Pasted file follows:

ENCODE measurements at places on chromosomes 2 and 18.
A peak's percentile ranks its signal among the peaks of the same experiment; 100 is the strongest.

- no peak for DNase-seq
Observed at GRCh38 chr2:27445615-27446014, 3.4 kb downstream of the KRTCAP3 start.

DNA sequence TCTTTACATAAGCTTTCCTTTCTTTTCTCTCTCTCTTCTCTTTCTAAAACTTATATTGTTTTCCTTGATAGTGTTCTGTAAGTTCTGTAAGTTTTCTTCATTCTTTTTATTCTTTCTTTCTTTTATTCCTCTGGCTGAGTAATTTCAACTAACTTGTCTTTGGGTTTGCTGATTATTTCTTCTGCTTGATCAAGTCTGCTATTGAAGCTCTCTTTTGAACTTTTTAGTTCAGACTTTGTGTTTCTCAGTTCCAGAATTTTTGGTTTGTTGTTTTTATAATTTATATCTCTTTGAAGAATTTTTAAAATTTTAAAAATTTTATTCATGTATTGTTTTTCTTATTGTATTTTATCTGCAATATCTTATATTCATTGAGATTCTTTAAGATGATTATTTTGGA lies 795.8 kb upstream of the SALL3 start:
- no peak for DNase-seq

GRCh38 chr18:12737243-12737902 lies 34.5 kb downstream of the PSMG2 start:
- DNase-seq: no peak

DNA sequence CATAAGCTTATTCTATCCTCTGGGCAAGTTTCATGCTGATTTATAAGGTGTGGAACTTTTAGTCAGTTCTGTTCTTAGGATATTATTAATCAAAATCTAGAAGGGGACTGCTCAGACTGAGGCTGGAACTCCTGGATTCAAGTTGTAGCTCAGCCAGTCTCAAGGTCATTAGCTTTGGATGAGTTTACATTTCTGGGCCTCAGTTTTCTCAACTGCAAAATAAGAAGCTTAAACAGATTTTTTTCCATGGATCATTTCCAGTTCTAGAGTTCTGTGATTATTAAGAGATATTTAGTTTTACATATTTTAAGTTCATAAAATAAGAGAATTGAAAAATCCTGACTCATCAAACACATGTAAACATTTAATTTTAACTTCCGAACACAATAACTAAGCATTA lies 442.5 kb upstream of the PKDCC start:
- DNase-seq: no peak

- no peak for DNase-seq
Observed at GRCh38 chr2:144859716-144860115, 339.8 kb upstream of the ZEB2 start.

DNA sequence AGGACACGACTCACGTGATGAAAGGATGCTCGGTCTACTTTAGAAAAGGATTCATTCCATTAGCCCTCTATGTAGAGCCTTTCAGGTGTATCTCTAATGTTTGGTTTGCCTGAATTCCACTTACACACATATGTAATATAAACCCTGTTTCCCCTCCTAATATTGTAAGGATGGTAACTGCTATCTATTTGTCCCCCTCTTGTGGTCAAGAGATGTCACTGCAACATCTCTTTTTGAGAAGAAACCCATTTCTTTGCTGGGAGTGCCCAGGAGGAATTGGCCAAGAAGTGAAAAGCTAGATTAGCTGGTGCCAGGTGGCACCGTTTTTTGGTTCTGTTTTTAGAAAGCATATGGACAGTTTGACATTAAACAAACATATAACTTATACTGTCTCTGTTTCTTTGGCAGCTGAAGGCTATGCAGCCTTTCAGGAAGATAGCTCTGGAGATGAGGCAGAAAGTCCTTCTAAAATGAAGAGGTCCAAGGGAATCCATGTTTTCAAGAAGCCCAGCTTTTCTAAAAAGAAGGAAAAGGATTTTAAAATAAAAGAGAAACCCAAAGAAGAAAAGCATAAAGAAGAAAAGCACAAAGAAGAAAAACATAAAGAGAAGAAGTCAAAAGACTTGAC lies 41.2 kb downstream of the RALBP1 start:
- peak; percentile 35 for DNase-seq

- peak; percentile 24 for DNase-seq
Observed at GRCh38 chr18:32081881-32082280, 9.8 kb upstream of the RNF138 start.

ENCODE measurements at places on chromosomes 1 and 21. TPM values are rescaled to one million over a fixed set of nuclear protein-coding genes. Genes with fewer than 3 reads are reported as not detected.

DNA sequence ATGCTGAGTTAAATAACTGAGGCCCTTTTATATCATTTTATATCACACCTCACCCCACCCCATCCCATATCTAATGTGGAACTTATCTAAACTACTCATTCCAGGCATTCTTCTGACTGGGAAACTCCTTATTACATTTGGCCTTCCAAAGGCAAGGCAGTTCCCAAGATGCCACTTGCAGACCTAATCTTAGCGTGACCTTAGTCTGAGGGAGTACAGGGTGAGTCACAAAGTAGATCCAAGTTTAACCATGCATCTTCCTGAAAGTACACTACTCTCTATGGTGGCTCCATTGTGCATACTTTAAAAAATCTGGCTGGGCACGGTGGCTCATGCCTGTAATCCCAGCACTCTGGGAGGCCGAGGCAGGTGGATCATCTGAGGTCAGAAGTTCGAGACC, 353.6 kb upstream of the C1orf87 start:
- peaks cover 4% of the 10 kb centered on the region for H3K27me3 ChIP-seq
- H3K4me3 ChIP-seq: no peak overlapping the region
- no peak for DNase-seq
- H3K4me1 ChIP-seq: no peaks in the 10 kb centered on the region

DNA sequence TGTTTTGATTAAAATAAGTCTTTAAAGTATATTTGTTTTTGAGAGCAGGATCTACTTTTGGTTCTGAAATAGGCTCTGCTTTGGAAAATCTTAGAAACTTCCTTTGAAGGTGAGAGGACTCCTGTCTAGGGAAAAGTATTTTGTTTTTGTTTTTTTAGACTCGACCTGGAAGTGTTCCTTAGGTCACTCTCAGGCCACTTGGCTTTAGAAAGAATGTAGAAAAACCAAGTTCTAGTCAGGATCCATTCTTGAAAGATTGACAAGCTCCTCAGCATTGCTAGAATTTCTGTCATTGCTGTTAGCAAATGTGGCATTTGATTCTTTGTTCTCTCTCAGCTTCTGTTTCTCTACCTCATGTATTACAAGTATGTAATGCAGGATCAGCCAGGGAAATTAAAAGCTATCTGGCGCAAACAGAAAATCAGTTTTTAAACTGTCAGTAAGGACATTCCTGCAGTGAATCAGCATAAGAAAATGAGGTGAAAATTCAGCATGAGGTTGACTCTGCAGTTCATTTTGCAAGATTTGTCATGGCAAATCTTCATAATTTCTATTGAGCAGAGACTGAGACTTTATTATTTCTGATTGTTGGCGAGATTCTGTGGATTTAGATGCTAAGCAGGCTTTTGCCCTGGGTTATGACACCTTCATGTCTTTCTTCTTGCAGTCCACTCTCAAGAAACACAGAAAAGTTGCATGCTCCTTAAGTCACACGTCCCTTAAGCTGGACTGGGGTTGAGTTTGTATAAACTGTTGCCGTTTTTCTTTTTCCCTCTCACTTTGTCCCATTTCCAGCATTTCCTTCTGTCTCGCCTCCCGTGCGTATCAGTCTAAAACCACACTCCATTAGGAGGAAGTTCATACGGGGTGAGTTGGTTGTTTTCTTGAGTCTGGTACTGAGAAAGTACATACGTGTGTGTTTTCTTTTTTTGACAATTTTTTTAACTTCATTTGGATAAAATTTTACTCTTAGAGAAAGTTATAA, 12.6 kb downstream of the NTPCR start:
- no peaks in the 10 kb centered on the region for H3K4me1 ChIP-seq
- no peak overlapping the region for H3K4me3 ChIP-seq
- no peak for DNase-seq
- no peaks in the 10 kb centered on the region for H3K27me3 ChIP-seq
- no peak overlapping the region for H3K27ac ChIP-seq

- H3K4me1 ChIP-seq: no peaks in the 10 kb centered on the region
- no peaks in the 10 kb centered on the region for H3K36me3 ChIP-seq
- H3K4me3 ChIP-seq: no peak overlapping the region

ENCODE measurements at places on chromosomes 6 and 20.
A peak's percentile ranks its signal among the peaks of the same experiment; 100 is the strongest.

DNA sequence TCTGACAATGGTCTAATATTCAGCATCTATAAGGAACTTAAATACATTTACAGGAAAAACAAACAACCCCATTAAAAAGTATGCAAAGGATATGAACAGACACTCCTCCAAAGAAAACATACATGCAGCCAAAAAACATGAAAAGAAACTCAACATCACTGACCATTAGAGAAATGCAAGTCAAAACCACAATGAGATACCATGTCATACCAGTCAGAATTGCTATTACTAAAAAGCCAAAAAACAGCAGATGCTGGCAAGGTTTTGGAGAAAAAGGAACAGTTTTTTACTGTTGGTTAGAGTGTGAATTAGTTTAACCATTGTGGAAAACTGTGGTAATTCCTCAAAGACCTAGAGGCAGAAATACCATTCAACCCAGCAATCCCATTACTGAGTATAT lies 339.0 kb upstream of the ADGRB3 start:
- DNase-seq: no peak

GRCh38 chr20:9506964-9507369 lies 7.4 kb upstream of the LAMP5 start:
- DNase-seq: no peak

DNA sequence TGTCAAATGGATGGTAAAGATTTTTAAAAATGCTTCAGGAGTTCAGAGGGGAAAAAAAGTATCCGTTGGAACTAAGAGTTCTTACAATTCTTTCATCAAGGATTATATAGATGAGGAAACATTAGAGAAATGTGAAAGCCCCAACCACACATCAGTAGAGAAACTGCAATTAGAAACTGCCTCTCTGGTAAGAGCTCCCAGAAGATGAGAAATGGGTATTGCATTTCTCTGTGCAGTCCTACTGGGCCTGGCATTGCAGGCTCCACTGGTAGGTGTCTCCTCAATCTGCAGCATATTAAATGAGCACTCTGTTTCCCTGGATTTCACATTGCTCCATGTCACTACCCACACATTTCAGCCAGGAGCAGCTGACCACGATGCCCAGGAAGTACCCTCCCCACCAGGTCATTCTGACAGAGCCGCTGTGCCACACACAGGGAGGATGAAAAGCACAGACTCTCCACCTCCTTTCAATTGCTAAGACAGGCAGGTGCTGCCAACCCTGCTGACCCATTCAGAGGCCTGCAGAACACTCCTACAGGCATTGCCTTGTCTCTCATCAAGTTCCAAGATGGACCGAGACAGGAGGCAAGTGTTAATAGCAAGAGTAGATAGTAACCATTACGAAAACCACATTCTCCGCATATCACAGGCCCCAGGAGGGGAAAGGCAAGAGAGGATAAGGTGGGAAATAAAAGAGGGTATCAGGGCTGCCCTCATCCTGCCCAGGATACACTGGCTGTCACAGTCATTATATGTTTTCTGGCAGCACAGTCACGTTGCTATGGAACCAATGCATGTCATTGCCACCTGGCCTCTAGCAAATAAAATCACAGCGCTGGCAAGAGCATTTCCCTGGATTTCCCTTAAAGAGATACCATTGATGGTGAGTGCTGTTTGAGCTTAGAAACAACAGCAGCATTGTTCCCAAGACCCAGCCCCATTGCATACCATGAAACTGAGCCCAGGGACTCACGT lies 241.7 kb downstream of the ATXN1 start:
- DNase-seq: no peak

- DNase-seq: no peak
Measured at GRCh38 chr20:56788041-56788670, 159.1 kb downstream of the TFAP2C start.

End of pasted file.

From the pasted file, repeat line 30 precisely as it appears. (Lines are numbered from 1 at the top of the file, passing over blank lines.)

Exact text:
- no peaks in the 10 kb centered on the region for H3K36me3 ChIP-seq